There's no hard-and-fast evidence that any company has actually pulled ads, but a Gillette spot featuring Woods aired eight times in November and for the last time Nov. 29, two days after the scandal broke, according to Nielsen.
The data only measures which ads were aired on 23 major channels during certain prime time, late night and weekend slots.
Woods' image as a family man has been tarnished by reports of his apparent extramarital affairs. The stories began Nov. 27, when Woods drove into a fire hydrant outside his home in Windermere, Fla., possibly after an argument with his wife, Elin Nordegren.
Retailers wonder if fans of Woods are now thinking twice about buying his autographs and branded golf shirts.
"People are nervous about paying $1,000 for his signatures because their value might go down," said Mike Gallucci, vice president of operations at SportMemorabilia.com, a large vendor of sporting souvenirs.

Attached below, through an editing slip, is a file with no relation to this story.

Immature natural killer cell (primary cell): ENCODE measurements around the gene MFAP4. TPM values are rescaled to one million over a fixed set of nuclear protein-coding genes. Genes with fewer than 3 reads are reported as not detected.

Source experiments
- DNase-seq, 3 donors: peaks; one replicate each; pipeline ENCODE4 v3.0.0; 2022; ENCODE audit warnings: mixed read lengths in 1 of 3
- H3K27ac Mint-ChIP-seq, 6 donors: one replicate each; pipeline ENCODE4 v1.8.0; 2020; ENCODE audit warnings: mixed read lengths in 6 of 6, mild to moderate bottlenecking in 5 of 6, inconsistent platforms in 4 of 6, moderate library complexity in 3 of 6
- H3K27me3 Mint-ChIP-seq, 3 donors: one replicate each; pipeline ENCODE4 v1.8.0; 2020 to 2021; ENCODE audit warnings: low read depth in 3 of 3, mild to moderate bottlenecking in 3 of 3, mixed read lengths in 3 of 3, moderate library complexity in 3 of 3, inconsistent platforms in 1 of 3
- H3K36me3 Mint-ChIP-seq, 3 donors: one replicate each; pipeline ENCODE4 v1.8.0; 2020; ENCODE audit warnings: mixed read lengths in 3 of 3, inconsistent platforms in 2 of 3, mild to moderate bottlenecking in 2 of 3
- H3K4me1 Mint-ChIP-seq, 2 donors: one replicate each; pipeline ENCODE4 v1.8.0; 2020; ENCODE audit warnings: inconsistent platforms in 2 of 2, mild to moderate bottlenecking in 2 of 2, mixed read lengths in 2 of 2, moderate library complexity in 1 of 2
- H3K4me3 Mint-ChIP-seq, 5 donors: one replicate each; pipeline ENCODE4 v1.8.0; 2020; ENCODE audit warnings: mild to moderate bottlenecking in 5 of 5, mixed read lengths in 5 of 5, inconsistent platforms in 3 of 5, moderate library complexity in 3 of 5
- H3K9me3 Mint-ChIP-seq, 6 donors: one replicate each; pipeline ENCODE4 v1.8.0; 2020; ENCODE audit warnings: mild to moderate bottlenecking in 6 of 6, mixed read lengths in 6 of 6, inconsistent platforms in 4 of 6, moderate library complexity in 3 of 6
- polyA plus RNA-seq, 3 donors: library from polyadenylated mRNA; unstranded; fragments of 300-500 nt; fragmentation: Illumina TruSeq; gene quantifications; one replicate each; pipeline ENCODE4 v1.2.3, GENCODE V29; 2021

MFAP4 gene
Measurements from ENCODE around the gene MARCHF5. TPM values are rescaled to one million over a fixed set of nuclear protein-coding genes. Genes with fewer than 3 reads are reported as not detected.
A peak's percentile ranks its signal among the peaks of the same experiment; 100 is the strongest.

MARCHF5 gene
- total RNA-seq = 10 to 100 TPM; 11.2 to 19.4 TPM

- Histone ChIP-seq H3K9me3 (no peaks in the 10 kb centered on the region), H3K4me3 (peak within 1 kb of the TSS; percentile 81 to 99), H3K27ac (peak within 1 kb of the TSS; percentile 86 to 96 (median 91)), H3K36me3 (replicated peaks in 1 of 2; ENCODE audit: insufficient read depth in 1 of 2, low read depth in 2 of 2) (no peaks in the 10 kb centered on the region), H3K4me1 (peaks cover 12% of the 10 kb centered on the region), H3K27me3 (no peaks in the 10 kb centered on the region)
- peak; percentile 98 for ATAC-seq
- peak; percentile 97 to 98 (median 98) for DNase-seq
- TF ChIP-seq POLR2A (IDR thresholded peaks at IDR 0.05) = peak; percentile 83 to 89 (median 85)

He said sales of Woods photos, pin flags and clubs have dropped by almost half.
"Around Christmas, you get a lot of parents buying for their kids and if they don't view the athlete as a role model, their purchases go down," he said.
Woods' legendary golf skills propelled him to the top of many corporations' wish lists as a star endorser. He has earned more than $100 million annually and, according to Forbes magazine, more than $1 billion in his career thus far, thanks partly to his endorsement deals.
Other athletes such as Kobe Bryant, who was accused of rape in 2003, have sometimes taken years to repair their images.
The case was dropped but not before he admitted an adulterous sexual encounter with his accuser.
Bryant lost an endorsement deal with McDonald's in 2004 after the fast food maker refused to renew his contract.
ABC News' Daniel Arnall and Alice Gomstyn contributed to this report.